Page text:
More than 40 tenants across the borough have been found growing or dealing cannabis from the council properties.
Rotherham Council is now stepping up its action in relation to the cultivation, production and distribution of the drug, with the help of South Yorkshire Police.
The authority is warning people that they risk losing their homes if they are found growing cannabis.
The council said that since 2010 more than 40 tenants across the borough have been served with Anti-Social Behaviour Injunctions and Notices of Seeking Possession - the first step towards eviction proceedings - after they were found to be growing or distributing cannabis from their properties.
They are warning tenants are being warned they face re-possession proceedings and the potential loss of their homes.
In addition, if there is a breach of the Anti-Social Behaviour Injunction, they could face contempt of court proceedings and could be fined and/or sent to prison for up to two years.
In cases where there has been a substantial amount of cannabis discovered, the authority has applied for possession of the properties, which has resulted in some tenants been evicted.
Steve Parry, neighbourhood crime and justice manager for Rotherham Council, said both the council and South Yorkshire Police are committed to dealing with any tenants who breach their tenancy agreements through the use of controlled drugs.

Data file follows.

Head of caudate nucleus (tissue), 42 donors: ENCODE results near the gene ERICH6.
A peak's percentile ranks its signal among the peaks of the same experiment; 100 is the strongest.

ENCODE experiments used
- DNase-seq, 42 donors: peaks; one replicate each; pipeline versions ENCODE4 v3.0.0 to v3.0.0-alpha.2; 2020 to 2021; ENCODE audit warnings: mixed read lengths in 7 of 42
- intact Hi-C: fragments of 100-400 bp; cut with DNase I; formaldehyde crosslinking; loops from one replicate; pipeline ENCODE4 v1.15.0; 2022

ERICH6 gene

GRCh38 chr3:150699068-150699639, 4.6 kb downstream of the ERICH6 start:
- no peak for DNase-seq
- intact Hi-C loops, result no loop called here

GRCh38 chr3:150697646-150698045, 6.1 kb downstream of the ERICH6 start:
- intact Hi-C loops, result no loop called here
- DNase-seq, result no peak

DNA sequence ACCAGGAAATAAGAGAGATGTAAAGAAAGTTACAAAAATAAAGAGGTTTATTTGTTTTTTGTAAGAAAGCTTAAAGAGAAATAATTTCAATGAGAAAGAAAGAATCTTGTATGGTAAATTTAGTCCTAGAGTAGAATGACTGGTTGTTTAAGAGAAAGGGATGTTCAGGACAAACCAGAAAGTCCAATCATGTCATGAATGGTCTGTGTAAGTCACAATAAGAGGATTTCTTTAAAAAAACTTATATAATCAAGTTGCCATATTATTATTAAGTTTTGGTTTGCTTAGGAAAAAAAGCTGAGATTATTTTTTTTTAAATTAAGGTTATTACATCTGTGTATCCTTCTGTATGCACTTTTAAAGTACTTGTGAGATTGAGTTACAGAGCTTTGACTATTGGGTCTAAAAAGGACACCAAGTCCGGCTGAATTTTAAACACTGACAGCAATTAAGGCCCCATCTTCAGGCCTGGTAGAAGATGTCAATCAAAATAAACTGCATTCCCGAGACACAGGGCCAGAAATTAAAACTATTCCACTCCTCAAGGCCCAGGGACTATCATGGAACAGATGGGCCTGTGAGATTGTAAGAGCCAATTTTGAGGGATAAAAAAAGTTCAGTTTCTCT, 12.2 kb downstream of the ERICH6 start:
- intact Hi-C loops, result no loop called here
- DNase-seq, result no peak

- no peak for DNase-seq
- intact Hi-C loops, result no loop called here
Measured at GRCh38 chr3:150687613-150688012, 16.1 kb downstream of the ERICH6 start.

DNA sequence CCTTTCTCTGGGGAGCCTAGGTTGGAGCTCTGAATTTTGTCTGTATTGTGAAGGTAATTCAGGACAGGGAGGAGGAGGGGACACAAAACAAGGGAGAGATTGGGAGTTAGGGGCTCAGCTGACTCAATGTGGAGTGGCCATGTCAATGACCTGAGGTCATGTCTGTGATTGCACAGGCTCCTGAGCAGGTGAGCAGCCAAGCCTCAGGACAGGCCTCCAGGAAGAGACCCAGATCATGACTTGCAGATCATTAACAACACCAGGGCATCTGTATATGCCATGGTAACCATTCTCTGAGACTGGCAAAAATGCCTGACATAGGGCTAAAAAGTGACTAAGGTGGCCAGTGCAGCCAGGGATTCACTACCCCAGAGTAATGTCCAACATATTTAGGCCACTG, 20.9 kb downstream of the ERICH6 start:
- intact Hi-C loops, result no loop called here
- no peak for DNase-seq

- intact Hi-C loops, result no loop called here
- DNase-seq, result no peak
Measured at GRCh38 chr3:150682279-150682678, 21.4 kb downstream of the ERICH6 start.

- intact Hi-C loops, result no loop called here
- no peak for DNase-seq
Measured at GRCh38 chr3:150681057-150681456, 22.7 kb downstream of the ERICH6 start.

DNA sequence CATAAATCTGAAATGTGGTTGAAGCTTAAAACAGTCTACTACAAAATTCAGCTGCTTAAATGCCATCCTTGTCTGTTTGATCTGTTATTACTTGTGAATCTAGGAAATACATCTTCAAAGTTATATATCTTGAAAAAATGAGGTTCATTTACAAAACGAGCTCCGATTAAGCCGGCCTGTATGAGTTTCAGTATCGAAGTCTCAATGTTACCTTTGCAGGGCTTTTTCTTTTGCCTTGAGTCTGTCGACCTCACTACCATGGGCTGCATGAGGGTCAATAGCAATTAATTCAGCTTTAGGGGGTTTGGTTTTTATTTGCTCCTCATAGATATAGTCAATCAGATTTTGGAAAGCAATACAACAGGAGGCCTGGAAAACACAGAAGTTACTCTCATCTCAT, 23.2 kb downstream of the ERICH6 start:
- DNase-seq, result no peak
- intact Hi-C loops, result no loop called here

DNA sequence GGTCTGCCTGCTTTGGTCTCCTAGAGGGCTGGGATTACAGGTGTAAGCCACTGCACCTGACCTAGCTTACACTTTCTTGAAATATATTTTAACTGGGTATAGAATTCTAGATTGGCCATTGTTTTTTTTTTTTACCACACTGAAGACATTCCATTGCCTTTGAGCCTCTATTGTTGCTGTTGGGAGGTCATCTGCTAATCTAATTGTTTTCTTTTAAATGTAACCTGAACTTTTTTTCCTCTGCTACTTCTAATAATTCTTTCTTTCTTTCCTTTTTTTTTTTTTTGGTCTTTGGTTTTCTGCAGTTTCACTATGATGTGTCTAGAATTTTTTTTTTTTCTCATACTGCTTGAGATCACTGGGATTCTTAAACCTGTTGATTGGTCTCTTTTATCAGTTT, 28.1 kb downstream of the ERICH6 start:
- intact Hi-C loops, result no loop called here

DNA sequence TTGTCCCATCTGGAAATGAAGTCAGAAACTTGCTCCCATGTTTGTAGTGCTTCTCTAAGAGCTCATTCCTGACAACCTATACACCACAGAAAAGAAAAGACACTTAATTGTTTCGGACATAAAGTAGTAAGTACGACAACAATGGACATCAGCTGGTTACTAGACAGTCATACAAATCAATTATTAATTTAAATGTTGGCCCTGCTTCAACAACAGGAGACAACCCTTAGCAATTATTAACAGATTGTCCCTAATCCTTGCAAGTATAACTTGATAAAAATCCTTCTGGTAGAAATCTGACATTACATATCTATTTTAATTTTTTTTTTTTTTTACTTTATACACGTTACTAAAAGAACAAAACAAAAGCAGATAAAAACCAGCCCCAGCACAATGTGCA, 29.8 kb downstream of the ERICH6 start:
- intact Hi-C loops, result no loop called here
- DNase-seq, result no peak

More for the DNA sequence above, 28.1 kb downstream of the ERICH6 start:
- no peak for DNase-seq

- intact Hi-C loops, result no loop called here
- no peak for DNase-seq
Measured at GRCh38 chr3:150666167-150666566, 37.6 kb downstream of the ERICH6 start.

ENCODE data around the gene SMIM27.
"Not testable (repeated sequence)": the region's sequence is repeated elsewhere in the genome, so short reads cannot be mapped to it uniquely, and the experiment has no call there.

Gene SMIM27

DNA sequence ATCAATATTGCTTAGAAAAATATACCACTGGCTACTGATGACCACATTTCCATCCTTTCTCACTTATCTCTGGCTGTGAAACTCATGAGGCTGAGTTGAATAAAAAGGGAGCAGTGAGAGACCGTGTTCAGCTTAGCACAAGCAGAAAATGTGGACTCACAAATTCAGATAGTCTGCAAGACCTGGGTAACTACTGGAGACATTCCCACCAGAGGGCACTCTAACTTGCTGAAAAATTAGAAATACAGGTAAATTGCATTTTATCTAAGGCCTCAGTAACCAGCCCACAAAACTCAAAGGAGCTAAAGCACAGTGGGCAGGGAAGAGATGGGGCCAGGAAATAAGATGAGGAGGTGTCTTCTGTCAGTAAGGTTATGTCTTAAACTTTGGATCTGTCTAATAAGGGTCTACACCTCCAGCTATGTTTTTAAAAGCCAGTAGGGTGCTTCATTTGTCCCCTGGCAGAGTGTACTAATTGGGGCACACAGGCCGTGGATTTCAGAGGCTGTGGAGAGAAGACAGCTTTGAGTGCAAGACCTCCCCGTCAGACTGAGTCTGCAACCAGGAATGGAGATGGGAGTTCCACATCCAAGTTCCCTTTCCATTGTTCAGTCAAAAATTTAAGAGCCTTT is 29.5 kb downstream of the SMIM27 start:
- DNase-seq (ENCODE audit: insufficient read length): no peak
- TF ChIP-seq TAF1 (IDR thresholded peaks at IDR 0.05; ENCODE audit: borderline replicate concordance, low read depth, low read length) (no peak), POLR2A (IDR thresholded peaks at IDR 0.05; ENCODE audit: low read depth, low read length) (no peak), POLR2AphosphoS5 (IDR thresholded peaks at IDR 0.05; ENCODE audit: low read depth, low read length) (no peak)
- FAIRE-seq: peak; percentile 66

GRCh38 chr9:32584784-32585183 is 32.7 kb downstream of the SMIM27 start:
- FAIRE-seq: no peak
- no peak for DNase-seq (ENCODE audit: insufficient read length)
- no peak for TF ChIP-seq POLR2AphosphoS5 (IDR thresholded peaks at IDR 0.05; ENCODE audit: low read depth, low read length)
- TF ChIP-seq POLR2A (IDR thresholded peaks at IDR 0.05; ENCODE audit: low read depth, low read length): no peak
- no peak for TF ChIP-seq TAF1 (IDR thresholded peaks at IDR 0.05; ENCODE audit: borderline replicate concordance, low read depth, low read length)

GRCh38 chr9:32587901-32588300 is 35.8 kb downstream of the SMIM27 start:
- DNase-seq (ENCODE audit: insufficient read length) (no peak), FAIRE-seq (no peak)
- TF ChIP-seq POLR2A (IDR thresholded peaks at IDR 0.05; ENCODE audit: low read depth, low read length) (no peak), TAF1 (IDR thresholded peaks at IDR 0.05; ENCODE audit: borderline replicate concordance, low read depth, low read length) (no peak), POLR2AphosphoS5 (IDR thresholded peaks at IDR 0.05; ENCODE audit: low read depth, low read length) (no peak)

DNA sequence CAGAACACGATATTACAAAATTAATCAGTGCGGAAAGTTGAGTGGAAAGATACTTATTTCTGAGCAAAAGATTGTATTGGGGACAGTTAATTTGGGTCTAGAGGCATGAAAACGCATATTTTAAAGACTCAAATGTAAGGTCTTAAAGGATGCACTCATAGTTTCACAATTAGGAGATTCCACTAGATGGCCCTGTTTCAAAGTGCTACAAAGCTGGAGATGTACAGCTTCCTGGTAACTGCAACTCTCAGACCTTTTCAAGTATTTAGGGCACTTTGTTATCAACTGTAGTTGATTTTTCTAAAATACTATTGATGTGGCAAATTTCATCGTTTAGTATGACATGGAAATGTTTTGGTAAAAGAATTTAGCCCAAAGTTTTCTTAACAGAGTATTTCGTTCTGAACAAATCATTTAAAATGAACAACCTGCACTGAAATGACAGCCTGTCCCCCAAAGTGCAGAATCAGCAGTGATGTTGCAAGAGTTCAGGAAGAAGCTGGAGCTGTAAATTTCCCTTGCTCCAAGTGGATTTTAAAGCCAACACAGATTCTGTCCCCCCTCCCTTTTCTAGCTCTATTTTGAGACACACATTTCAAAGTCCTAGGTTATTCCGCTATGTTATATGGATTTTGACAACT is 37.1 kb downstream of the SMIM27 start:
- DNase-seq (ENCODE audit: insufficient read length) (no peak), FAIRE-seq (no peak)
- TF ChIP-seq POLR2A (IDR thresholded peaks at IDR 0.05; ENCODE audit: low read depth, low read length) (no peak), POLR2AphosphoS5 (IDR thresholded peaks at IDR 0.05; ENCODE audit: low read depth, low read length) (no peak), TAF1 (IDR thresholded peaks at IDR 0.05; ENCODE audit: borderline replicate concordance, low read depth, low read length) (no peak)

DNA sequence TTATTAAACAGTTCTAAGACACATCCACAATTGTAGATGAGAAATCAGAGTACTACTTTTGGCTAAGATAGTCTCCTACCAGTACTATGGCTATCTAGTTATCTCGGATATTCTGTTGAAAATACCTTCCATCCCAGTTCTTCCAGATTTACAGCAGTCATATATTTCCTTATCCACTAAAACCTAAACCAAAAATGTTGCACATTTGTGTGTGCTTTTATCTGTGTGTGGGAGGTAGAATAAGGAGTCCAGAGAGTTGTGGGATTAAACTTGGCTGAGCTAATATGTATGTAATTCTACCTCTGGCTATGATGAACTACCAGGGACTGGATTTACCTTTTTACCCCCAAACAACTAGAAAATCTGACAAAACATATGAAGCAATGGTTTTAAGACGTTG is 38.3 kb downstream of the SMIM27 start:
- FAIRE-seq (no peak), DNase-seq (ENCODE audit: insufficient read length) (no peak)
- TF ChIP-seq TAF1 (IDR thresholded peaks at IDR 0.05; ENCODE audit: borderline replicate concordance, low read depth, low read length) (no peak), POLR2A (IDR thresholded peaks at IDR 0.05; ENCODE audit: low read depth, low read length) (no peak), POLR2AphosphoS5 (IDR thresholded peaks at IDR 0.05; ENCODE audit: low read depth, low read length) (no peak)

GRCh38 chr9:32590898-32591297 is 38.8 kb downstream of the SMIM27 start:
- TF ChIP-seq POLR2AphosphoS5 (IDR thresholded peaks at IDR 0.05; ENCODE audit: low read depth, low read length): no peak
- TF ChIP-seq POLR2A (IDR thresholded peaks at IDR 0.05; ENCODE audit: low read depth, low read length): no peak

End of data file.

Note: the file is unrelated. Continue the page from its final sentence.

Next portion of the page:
He added: “Unfortunately, the cultivation of cannabis seems to be on the increase but we warn anyone thinking about growing it - either in council properties or private - that we will take the necessary legal action to stop it.”
“If tenants ignore this warning they will find themselves paying significant court costs, facing jail and losing their homes.”
Paul Walsh, the council’s housing and communities manager, said the action formed part of a more intensive programme of tenancy enforcement activity to be initiated across the borough in the weeks and months ahead.
“The council will continue to work with South Yorkshire Police and our partner agencies to tackle anti-social behaviour and crime within our neighbourhoods,” he said.
“People should feel safe where they live and we will be working hard to achieve that. The vast majority of our tenants are law abiding citizens and abide by their tenancy obligations. Increasingly, action will be taken against those who are not.”
The council and South Yorkshire Police have also issued more than 40 Acceptable Behaviour Contracts in relation to substance misuse and at this stage are advising individuals to seek help from supporting agencies.